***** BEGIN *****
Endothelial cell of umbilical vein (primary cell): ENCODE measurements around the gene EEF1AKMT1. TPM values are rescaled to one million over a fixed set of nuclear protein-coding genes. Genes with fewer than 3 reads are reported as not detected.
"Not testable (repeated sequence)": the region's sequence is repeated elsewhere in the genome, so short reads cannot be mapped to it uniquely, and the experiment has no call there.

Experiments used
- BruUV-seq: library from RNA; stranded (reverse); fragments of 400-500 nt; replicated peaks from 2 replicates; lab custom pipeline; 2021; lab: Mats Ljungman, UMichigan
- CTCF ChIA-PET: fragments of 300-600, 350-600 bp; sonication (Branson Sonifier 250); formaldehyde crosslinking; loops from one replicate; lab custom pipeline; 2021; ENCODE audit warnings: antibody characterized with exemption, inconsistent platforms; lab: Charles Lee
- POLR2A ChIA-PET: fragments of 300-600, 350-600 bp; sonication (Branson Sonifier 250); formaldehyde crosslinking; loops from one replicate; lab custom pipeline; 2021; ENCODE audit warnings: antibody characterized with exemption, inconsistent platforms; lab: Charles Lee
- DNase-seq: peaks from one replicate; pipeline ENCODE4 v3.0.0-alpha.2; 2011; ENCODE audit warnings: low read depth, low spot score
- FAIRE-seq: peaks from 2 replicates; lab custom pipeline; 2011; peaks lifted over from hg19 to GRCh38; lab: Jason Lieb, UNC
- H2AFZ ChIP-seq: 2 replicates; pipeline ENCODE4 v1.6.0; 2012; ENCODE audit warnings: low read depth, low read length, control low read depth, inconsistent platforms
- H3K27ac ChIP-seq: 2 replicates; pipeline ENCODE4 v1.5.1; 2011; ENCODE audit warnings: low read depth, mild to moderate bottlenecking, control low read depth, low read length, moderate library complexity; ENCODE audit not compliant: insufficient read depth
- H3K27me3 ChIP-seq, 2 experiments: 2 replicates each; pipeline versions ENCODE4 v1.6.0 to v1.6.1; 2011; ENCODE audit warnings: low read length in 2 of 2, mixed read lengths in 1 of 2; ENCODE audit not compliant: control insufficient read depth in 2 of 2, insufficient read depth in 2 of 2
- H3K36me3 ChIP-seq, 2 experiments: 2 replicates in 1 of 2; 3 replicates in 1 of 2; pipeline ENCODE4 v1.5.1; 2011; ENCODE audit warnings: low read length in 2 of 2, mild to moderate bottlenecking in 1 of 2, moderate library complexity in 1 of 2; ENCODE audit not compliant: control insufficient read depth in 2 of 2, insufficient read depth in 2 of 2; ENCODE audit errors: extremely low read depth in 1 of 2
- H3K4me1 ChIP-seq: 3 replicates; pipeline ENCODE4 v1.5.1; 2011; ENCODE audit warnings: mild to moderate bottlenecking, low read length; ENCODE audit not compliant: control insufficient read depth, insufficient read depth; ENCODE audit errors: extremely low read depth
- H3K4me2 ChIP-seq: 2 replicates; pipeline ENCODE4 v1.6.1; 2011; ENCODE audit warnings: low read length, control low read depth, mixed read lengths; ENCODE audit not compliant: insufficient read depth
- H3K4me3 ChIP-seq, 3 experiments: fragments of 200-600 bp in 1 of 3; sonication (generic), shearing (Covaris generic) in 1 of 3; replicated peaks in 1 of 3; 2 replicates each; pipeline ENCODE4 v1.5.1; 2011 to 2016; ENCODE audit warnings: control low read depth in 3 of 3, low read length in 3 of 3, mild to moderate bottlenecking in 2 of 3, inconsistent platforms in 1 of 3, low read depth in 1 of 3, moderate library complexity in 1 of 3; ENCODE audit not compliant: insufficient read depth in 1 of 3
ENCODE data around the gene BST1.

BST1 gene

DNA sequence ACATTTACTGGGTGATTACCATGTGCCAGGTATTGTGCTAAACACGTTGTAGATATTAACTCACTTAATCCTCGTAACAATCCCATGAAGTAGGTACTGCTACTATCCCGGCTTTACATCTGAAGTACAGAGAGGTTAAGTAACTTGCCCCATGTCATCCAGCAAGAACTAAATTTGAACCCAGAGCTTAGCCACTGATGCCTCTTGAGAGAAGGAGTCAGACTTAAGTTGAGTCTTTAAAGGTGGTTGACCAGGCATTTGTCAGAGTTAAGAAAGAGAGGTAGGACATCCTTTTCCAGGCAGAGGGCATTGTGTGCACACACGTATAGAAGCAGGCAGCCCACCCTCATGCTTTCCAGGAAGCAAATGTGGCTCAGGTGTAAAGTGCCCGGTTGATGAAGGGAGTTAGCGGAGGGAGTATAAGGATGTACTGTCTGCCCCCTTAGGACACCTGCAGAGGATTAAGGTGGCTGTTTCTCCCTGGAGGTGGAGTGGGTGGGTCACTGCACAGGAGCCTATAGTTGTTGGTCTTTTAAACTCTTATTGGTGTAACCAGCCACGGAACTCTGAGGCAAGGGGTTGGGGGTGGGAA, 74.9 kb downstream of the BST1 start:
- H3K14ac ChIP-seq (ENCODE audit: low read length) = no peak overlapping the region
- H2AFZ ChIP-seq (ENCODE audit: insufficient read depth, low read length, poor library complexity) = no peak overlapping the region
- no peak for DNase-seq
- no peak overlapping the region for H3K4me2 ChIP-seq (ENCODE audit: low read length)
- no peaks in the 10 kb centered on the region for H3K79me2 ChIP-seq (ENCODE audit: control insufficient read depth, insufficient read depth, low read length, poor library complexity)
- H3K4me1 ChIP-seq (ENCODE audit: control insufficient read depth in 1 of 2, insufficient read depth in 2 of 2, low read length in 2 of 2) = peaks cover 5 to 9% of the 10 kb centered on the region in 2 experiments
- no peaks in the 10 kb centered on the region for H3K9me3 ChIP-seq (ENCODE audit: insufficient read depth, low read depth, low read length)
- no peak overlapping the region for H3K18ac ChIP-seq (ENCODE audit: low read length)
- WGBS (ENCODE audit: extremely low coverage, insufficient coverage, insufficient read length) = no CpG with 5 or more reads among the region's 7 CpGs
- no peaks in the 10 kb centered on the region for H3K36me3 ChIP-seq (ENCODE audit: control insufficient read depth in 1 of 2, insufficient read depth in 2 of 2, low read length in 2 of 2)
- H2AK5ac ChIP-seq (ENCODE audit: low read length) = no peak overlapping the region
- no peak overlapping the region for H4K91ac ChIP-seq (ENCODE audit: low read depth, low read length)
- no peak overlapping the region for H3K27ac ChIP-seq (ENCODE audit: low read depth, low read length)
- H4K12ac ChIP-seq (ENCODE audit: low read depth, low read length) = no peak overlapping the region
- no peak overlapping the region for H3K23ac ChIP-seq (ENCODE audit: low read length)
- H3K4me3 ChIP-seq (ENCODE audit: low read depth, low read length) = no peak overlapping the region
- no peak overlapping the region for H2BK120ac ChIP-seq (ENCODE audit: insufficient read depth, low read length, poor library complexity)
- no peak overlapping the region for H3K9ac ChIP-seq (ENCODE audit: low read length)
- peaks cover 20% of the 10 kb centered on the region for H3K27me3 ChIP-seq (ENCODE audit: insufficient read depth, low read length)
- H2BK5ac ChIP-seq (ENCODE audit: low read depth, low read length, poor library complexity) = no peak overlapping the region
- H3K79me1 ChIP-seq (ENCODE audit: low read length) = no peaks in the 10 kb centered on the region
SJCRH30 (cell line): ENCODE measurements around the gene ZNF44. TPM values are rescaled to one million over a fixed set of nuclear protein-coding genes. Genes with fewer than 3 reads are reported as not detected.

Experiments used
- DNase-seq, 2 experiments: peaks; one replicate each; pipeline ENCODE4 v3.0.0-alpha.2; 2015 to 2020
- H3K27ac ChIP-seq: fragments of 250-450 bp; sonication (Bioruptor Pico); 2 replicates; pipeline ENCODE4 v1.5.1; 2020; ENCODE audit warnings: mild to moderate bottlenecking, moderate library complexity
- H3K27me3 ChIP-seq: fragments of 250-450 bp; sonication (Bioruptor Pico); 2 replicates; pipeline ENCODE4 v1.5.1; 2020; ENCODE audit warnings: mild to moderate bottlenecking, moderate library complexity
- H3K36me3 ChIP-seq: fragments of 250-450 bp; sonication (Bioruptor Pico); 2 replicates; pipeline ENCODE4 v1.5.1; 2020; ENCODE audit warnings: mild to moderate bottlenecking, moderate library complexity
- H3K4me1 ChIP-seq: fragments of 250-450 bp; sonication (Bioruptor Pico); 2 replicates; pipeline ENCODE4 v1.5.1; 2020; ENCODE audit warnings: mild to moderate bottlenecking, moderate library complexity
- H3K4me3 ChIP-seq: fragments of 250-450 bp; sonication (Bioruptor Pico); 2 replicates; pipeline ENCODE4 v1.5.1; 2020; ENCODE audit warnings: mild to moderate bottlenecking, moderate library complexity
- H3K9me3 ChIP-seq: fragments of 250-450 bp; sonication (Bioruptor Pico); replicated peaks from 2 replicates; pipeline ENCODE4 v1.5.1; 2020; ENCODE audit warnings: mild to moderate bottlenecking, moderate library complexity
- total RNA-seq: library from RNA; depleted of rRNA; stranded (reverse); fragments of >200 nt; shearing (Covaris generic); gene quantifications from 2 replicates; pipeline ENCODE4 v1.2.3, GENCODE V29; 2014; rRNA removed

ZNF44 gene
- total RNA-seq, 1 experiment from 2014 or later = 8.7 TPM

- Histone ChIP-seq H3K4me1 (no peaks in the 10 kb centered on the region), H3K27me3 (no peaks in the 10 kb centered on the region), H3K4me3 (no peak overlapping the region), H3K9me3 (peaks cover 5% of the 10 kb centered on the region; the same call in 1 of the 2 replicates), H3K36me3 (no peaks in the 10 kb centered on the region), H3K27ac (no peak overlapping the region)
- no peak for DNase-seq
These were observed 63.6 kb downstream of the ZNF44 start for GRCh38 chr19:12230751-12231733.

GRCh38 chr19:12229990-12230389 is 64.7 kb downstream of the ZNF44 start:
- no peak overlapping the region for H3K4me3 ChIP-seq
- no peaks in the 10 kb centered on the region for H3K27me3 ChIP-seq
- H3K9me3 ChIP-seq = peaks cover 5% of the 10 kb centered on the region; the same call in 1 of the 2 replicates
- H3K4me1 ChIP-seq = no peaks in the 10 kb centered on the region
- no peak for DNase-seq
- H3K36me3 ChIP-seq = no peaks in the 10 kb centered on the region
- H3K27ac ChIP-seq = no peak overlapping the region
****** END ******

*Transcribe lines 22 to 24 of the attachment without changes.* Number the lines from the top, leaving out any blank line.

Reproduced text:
- no peak overlapping the region for H3K4me2 ChIP-seq (ENCODE audit: low read length)
- no peaks in the 10 kb centered on the region for H3K79me2 ChIP-seq (ENCODE audit: control insufficient read depth, insufficient read depth, low read length, poor library complexity)
- H3K4me1 ChIP-seq (ENCODE audit: control insufficient read depth in 1 of 2, insufficient read depth in 2 of 2, low read length in 2 of 2) = peaks cover 5 to 9% of the 10 kb centered on the region in 2 experiments